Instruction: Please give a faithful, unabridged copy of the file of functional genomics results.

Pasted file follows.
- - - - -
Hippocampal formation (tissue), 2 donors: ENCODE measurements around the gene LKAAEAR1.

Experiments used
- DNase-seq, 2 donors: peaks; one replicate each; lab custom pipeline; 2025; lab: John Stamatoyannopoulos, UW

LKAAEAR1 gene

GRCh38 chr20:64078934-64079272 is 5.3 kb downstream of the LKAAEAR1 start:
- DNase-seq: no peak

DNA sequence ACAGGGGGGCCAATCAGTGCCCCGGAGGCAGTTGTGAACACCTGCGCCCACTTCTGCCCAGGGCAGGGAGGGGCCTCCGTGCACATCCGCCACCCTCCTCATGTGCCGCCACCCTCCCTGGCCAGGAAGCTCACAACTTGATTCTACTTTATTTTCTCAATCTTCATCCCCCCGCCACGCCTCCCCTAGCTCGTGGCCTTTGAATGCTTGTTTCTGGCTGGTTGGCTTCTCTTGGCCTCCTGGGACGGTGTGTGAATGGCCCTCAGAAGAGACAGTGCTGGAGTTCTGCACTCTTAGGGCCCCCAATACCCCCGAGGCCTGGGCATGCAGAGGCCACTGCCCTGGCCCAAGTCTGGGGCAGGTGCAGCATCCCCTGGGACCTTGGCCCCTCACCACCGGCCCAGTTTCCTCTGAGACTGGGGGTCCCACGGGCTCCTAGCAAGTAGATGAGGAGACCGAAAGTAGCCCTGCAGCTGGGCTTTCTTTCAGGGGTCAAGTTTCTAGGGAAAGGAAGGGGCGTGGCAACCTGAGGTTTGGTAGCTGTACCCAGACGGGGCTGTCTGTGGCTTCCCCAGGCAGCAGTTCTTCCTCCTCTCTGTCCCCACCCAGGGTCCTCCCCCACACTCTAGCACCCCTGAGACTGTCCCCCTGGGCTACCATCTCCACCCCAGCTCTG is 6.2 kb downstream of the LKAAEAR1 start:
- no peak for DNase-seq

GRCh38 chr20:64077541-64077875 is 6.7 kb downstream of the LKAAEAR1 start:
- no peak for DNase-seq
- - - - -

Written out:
Hippocampal formation (tissue), 2 donors: ENCODE measurements around the gene LKAAEAR1.

Experiments used
- DNase-seq, 2 donors: peaks; one replicate each; lab custom pipeline; 2025; lab: John Stamatoyannopoulos, UW

LKAAEAR1 gene

GRCh38 chr20:64078934-64079272 is 5.3 kb downstream of the LKAAEAR1 start:
- DNase-seq: no peak

DNA sequence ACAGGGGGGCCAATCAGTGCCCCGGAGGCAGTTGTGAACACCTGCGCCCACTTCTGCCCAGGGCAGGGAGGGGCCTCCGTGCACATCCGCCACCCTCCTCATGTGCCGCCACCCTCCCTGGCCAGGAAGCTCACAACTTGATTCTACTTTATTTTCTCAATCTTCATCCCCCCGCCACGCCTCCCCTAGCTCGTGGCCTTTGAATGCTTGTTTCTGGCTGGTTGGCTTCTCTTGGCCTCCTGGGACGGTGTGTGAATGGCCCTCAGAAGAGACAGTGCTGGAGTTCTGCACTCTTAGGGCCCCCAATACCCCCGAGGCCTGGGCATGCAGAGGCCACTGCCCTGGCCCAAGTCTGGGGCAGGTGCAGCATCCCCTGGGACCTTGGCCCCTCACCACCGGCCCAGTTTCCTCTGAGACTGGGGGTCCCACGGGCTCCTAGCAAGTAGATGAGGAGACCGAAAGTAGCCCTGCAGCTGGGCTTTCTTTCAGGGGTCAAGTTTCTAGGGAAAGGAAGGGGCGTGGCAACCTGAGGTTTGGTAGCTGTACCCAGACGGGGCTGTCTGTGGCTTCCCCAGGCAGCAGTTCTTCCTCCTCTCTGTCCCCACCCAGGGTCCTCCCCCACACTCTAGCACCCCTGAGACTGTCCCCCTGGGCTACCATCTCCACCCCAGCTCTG is 6.2 kb downstream of the LKAAEAR1 start:
- no peak for DNase-seq

GRCh38 chr20:64077541-64077875 is 6.7 kb downstream of the LKAAEAR1 start:
- no peak for DNase-seq